Survivor Winner Discusses How to Battle Uncertainty

By Jordan Unger

After Parvati Shallow graduated from college, she wasn’t sure where to go next. Then, CBS producers asked her if she would like to compete in the reality TV show, “Survivor”, in 2006.

“Saying yes to that blew doors wide open for me,” Shallow said. “It got me thinking more like, ‘Wow, if I can do this, what else can I do?’”

Although Shallow didn’t win that season, she was invited back as a fan favorite to compete in “Survivor: Micronesia” with other past contestants and won the top prize. She also competed for a third season and hosted CBS’s third season of “Around the World for Free.”

Shallow spoke to Youngstown State University students on April 11 about how to overcome fear and uncertainty. She said people must take a step towards their own happiness instead of doing what others expect them to do.


“We can have this [end] goal in mind, but do we know how each piece is going to fit together before we actually fit each piece together?” Shallow said. “Not necessarily.”

Hosting a travel show was a dream of Shallow’s, but she took a public relations job after she graduated college instead. She quit after three months and started applying for reality TV show competitions.

Shallow, who is also a former boxing competitor, auditioned for the reality TV show “The Amazing Race” and wasn’t selected, but the producers wanted her to compete in “Survivor.” She said people need to understand their goals and limits before they pursue their goals.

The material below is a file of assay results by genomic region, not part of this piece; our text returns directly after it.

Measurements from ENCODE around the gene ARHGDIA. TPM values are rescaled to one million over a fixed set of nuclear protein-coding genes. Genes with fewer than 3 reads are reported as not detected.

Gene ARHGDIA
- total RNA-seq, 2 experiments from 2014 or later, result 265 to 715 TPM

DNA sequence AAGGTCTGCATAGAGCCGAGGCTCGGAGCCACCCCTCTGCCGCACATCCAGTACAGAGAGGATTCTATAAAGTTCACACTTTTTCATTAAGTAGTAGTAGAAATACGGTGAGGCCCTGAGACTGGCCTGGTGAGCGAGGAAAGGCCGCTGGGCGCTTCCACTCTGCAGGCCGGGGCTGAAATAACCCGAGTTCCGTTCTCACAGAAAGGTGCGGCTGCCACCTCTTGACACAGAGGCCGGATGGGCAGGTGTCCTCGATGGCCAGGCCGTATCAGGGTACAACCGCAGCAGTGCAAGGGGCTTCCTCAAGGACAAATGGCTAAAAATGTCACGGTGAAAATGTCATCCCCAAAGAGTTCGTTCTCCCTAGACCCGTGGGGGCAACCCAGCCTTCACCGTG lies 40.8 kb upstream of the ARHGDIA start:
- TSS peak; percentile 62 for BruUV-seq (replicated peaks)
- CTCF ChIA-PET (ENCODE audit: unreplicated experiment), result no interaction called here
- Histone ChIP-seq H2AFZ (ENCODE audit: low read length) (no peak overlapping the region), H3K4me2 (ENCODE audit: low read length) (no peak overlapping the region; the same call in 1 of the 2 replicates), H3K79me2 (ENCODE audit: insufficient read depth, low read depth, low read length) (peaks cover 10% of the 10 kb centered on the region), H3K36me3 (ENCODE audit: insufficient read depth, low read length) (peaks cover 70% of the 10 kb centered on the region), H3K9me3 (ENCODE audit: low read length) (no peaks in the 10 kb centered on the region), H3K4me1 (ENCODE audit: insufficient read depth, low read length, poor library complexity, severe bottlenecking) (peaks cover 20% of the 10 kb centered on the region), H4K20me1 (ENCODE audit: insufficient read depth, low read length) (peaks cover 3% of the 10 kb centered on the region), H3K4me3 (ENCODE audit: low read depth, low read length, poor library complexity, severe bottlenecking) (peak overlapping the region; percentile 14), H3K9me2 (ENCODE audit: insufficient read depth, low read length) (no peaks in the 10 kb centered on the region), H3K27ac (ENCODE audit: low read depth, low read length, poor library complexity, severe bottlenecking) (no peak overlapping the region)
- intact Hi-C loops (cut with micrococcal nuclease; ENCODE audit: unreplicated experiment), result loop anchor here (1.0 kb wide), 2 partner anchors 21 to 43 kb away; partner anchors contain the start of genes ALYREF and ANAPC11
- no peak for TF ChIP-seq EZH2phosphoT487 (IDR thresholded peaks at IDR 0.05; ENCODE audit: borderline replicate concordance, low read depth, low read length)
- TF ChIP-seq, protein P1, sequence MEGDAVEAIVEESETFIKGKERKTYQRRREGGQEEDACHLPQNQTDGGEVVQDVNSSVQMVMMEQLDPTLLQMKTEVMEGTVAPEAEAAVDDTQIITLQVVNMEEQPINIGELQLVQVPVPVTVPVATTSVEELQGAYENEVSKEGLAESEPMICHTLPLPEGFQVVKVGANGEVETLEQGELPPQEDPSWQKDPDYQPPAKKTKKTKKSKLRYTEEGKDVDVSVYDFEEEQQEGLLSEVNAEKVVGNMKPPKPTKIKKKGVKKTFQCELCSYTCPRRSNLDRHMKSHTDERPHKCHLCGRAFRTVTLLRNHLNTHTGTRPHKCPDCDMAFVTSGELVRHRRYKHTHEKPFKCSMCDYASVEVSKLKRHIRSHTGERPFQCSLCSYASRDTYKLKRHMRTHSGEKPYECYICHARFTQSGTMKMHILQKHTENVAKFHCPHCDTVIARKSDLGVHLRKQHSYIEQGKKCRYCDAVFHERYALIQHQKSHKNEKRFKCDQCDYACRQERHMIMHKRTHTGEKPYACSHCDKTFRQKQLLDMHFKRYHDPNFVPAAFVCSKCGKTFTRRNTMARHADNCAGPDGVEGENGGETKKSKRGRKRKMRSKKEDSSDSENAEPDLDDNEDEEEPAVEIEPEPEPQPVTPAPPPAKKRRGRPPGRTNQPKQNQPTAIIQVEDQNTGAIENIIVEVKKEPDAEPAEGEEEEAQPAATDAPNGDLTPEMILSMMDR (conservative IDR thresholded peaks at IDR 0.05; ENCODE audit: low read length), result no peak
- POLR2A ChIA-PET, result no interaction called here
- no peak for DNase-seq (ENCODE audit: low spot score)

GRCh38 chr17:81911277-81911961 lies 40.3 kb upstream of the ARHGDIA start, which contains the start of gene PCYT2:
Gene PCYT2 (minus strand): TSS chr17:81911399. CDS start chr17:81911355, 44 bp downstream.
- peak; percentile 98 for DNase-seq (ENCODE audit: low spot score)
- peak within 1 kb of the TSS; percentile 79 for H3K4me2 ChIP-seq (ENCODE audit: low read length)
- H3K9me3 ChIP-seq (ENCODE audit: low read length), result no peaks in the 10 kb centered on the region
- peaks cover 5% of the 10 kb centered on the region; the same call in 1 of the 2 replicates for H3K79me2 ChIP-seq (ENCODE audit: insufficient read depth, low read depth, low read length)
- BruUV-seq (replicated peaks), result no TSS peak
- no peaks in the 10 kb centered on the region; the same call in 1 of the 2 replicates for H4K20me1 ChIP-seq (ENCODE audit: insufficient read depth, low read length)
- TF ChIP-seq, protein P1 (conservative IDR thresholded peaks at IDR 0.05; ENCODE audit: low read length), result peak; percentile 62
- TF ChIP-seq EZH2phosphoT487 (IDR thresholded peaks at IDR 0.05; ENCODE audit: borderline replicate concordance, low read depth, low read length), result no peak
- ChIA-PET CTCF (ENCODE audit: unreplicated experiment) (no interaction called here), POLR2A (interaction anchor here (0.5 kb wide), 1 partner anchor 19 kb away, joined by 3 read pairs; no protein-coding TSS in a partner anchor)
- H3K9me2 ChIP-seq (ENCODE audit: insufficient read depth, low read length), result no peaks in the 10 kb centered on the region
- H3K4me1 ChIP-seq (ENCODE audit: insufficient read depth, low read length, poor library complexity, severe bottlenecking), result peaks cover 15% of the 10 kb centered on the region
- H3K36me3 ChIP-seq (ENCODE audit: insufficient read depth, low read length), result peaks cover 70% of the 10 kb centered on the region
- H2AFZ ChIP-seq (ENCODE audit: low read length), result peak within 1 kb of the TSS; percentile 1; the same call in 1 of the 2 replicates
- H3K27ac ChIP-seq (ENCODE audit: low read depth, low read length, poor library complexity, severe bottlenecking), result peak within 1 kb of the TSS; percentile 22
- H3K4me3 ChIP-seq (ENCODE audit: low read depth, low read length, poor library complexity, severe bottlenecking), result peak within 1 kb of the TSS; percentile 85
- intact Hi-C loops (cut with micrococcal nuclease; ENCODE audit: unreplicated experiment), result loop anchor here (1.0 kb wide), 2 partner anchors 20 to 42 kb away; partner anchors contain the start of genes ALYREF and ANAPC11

“Every one of us has a different threshold for what we can withstand as far as stress goes,” she said. “When you see people on “Survivor,” some people break down and cry and really lose it, and some people [are] fine. It’s pouring down rain and they can handle it … Everyone is different.”

YSUrvivor invited Shallow to YSU to give the lecture through CAMPUSPEAK, an organization that brings speakers to campuses.

Sarah Davis, president and founder of YSUrvivor, said she was pleased with the turn out.

“I think it was a lot more useful than people expected it to be,” Davis said. “They may have needed something like this without realizing it.”

Andrew Zack, a senior YSUrvivor participant who attended the lecture, said Shallow had big shoes to fill and delivered well.

“The fact that she was a winner and a good player for multiple seasons is definitely some icing on top of the cake,” Zack said.  “She definitely felt very authentic there in front of the stage and that’s really nice.”

YSUrvivor is a student organization inspired by the show, forming tribes and competing in challenges every semester to determine a winner. Shallow said she was invited to partake in a puzzle challenge before the lecture, which impressed her.

“I have been to other colleges where people say that they are “Survivor” fans and they love the show, but I’ve never seen anything so well-executed as this “Survivor” club,” Shallow said. “[Davis] put together all of these puzzle pieces; she definitely put a lot of work into it, so it was very well thought out and everyone’s super into it.”